Thursday, March 24, 2011

Stylistic Analysis of the Poem "Meeting at night"

“Meeting at Night”
Robert Browning

The gray sea and the long black land;
And the yellow half-moon large and row;
And the startled little waves that leap
In fiery ringlets from their sleep,
As I gain the cove with pushing prow,
And quench its speed I’ the slushy sand.

Then a mile of warm sea-scented beach;
Three fields to cross till a farm appears;
A tap at the pane, the quick sharp scratch
And blue spurt of a lighted match,
And a voice less loud, thro’ its joys and fears,
Than the two hearts beating each to each!

]  The Theme of the Poem
            This poem written by Robert Browning is a poem of love that describes clearly the man’s sailing on the sea to the bay on the beautiful night to go to the girl she loves and meets her at night. In here, it is said that the readers can feel the excitement and happiness of the couples on their meeting at night. It is very clear at the end of the poem that the woman is somehow nervous and afraid while waiting for the man she loves. But, upon hearing the man’s tap on the window pane, she is very happy and relieved to see him, which only shows how deep their love and missing is.  

]  Linguistic Analysis of the Poem by Liu Yueqin
            Liu Yueqin has presented five linguistic presentation of the poem. Here is the following linguistic analysis he had in this poem of Robert Browning:

a.      Phonological features
1. End rhyme
The rhyme scheme is, in the first stanza - abccba, in the second -dedded.
There are five end rhymes as follow:
a.       [ ├Žnd] land, sand; b. [∂u]row, prow; c. [I:p]leap, sleep; d, [I:t ]beach, scratch, match, each; e, [i∂s]appears, fears

2. Alliteration
long-land in line 1;the-that in line 3; fiery- from in line 4; pushing-prow in line 5; speed-slushy-sand in line 6; sea-scented in line 7; to-till and field-farm in line8; less-loud in line 11; than-the and two-to in line 12.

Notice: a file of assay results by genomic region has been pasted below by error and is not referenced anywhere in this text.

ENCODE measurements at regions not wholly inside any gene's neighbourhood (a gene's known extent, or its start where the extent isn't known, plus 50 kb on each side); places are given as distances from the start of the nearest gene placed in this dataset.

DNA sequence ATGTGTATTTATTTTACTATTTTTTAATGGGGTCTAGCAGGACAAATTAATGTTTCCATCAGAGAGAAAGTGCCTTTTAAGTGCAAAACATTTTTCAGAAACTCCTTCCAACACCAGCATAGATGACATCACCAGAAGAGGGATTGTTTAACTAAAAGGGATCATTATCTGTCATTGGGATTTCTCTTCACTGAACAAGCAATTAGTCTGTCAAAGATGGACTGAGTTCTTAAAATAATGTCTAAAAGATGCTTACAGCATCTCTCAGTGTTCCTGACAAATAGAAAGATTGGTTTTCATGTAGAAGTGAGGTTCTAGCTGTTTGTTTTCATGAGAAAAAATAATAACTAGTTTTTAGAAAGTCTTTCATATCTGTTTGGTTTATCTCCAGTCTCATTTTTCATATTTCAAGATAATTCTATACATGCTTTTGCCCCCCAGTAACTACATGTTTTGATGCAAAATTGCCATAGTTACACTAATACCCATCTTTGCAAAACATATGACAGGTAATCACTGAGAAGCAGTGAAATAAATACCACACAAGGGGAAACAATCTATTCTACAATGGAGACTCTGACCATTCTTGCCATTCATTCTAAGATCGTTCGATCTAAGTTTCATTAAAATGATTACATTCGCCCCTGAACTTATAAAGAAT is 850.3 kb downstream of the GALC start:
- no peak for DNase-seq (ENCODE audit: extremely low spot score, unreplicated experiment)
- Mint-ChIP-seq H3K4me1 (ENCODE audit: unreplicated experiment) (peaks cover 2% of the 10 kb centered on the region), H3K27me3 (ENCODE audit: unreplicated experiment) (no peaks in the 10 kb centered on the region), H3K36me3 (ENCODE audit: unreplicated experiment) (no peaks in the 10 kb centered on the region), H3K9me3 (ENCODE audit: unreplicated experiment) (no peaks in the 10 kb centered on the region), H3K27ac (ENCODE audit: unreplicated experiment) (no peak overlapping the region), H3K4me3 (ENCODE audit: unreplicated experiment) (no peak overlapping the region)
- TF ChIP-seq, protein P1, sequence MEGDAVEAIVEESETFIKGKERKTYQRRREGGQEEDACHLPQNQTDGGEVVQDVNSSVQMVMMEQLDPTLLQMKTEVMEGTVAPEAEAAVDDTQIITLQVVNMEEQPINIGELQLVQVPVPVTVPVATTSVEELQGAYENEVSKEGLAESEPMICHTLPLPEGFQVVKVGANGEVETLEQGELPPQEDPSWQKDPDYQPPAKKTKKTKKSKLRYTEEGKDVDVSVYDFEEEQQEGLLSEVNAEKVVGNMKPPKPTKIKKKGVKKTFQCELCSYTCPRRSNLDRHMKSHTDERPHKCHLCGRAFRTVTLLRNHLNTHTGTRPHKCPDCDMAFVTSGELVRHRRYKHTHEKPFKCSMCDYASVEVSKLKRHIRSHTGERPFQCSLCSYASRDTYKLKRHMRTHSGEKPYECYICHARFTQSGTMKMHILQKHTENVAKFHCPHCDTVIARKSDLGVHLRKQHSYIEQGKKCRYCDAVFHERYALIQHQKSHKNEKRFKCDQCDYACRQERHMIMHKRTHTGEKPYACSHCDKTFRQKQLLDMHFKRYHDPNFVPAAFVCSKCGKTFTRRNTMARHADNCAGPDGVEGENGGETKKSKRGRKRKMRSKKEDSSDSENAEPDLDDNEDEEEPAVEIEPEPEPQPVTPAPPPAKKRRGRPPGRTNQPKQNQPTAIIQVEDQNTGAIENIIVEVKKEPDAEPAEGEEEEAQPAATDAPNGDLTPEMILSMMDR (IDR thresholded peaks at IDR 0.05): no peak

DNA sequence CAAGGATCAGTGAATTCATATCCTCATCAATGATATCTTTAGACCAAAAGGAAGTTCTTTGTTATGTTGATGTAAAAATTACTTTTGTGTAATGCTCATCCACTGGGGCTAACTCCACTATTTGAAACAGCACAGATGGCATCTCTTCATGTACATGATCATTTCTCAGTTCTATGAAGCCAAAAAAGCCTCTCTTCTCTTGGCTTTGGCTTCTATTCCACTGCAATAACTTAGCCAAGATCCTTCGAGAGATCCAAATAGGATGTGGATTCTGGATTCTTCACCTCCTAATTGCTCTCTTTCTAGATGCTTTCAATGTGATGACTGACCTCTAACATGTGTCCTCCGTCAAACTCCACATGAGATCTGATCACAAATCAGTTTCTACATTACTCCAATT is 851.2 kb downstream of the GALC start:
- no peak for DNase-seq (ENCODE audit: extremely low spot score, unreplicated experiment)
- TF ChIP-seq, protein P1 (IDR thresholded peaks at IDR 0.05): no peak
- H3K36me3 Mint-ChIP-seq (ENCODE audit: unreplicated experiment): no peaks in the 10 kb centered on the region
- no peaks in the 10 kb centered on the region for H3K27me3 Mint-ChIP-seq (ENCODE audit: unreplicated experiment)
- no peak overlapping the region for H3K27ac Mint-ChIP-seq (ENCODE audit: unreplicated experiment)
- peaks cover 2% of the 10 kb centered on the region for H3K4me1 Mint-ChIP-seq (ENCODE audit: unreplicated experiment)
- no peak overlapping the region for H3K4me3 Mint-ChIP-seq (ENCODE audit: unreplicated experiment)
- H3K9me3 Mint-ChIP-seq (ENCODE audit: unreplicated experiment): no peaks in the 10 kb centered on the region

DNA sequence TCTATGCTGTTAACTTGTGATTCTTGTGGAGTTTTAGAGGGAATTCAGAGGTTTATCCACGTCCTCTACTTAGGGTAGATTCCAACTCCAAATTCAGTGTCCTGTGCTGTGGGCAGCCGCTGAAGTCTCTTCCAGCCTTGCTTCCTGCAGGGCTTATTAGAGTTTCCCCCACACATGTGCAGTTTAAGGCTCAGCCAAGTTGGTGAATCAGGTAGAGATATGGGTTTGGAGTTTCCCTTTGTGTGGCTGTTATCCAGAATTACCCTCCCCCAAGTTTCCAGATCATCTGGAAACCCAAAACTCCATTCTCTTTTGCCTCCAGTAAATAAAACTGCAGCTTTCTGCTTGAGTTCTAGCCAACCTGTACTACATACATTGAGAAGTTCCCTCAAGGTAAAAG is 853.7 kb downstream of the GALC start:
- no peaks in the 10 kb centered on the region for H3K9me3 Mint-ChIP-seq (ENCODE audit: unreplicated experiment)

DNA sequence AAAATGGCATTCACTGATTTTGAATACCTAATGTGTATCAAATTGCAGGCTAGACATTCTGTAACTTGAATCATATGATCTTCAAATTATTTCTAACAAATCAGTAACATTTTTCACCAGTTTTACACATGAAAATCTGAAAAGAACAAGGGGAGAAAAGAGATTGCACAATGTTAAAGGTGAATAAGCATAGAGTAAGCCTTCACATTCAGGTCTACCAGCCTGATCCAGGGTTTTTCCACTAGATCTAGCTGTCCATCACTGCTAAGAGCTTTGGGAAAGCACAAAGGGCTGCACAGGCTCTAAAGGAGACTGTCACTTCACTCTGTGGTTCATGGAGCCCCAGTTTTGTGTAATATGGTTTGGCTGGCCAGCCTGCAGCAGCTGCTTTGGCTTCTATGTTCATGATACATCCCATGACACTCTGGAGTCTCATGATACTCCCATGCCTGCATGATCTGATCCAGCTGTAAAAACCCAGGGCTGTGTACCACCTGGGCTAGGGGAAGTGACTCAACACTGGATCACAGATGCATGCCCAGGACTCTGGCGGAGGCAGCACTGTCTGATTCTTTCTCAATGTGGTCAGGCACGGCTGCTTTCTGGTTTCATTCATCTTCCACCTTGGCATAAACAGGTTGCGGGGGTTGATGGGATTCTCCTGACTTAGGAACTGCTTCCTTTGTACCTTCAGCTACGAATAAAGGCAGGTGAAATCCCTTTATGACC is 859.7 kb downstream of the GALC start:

3. Repetition
And the repeats 3 times in the poem, and there are totally 8 and in the poem. The repetition shows that the man is making long-time effort step by step to meet the woman, his lover. However, the effort is worthy since the man loves the woman and expects fiercely to see her, no matter it’s at night or at day. The refrain occurs at the close of a stanza, where it helps to establish meter, influence the mood of love, and add emphasis.
With the usage of end rhyme, alliteration and repetition, the poem creates aesthetic pleasure and shows the feeling of the couple.

b.      Graphical features
The description of the scene on the sea and on the bay and about the meeting is vivid, elaborate and attracting. Through the different angles of vision (the gray sea, the long black land, the yellow half-moon, etc.), auditognosis (two hearts beating, etc), olfaction (scented), the readers can just feel like being in the situation, and appreciating the charming of meeting at night.

c.       Lexical features
The poem is relatively brief; consist of simple specific concrete words, mainly adjectives and nouns, just like casual and gentle narration between lovers or dramatic monologue. There are 4 adjective words about color; they are gray, black, yellow and blue, to make the scene at night vivid to the readers. The readers can clearly know that the meeting is at night. The beautiful scene symbolizes the wonderful mood of the couple. In line 6, words of speed, slushy, sand have alliteration [s] for imitate the sound of the prow decreasing its speed and gently scrapping in the bay.

d.      Syntactic features
All the sentences in the poem are statement just like dramatic monologue, what the author is very famous with. Many short sentences are linked into long sentences with devices of coordination with the usage of and. There are totally 5 lines beginning with and. Coordination gives clauses equal syntactic status, and establish peaceful mood. It seems that the man has met the woman at night many times, and gets very familiar with the process.

e.       Semantic features
In first stanza, the author uses startled and fiery instead of surprising and hot. The personification gives human form or feelings to the waves and ringlets, inanimate objects to show that the man’s feeling is startled and fiery.
In second stanza, tap, scratch and spurt are gentler, lovelier, and shorter in time than knock, scrape, and spring. These words can vividly to describe the feeling of the couple. The man arrives at just outside of the house, and taps the glass with the love in his heart. When he is waiting for the appearance of the woman, he is very nervous and upset. The woman is also nervous and upset. After hearing the tap, she lights a match to lights the place and feels happy and fears to meet her lover.
SOURCE: http//www.stylisticsforstudentsoflanguageandliterature/browning.com
 
                                                                

1 comment:

  1. nice & simple way of analysing poem stylistically.
    myself is paul teaching at Paul's Cambridge Allianze at Srinagar Kashmir.

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